United States of America, Plaintiff-appellee, v. Kerry Lee Marbury, Defendant-appellant, 875 F.2d 317 (4th Cir. 1989)

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US Court of Appeals for the Fourth Circuit - 875 F.2d 317 (4th Cir. 1989) Argued March 8, 1989. Decided May 9, 1989

Harry A. Smith, III for appellant.

Robert H. McWilliams, Assistant United States Attorney (William A. Kolibash, United States Attorney on brief) for appellee.

Before ERVIN, Chief Judge, WILKINS, Circuit Judge, and WILLIAMS, United States District Judge for Eastern District of Virginia, sitting by designation.


Kerry Lee Marbury appeals the district court revocation of his probation. We affirm.

After pleading guilty to perjury in 1984, Marbury was sentenced to five years in prison. The court suspended the sentence and placed him on probation for five years. The court imposed several conditions of probation, including ordering Marbury to (1) obey all laws; (2) obey all rules and regulations of the probation officer; (3) reimburse the government for his court-appointed attorney's fees; (4) notify his probation officer of all address changes; and (5) request permission for any travel outside of the Northern District of West Virginia. These rules and other conditions were provided to Marbury and he signed a form acknowledging his understanding and consent.

On December 9, 1987 a petition for probation action was filed charging Marbury with violations of his probation. Marbury was located later that month in New Jersey, where state law enforcement officers had arrested him on drug-related charges. After Marbury was transferred from state to federal custody on January 8, 1988, he appeared before a United States magistrate in New Jersey for a hearing under Federal Rule of Criminal Procedure 40, at which time he was denied bond because he was considered a flight risk. After 30 days of detention at the Metropolitan Correctional Center in New York City, Marbury was returned to West Virginia. On February 16, 1988 a preliminary revocation hearing was held before a magistrate, who determined that probable cause existed to hold Marbury pending the probation revocation hearing. A final revocation hearing was held on March 30, 1988 and Marbury's probation was revoked.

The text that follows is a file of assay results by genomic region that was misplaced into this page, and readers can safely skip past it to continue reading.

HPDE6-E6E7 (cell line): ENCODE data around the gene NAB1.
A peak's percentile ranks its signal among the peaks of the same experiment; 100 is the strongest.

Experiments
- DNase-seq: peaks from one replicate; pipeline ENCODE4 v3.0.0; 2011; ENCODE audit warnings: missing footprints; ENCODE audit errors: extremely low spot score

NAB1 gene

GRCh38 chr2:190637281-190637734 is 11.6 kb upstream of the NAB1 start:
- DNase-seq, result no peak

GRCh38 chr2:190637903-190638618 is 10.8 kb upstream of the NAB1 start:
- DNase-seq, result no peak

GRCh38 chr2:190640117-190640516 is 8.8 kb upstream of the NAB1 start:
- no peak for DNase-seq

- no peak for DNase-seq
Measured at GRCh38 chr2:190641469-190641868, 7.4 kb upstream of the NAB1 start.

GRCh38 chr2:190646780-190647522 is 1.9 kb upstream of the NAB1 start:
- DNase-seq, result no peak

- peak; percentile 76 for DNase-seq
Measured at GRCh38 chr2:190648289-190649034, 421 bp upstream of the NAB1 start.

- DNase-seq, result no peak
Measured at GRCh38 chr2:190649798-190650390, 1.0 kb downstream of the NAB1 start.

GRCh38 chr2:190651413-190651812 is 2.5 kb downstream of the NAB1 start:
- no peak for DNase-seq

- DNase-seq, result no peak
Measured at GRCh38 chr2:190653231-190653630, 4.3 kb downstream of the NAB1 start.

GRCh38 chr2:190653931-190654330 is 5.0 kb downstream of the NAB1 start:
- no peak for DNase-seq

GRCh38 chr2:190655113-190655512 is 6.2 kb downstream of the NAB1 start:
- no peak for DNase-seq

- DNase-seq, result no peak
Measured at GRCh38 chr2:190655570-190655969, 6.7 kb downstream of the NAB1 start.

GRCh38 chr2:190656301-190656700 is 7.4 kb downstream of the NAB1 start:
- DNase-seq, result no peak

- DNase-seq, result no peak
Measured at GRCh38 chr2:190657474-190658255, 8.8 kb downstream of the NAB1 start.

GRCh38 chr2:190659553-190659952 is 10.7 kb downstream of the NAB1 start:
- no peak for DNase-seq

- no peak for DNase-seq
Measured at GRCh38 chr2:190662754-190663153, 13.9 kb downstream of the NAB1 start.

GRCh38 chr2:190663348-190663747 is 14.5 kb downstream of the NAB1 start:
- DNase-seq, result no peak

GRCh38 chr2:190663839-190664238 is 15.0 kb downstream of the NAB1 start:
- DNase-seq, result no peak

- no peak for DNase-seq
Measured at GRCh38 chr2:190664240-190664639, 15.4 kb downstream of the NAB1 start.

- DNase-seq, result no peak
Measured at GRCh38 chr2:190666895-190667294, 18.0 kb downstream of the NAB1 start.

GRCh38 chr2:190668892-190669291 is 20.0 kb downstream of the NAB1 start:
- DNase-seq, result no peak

Marbury contends that he was denied a prompt preliminary revocation hearing as contemplated by Federal Rule of Criminal Procedure 32.1(a) (1). This rule provides in pertinent part:

Whenever a probationer is held in custody on the ground that the probationer has violated a condition of probation, the probationer shall be afforded a prompt hearing before any judge, or a United States magistrate who has been given authority pursuant to 28 U.S.C. § 636 to conduct such hearings, in order to determine whether there is probable cause to hold the probationer for a revocation hearing.

Here, approximately 39 days elapsed from the date Marbury was transferred to federal custody until the date of his preliminary hearing. During this period, Marbury appeared before a United States magistrate in New Jersey for a Rule 40 hearing.

Marbury raises this issue for the first time on appeal. Generally, the failure to raise an issue before the district court forecloses review by this court, United States v. One 1971 Mercedes Benz 2-Door Coupe, 542 F.2d 912, 915 (4th Cir. 1976), and we find no reason in the record to justify an exception.

Marbury also challenges the decision of the district court to revoke his probation. Although he concedes that his actions violated the terms of his probation in several respects, he contends that the violations were merely "technical" and resulted primarily from his inability to find employment in West Virginia. The ultimate decision on whether to revoke an individual's probation for violation of the terms of his agreement rests within the discretion of the district court. Black v. Romano, 471 U.S. 606, 611 (1985). Finding no abuse of discretion, we affirm.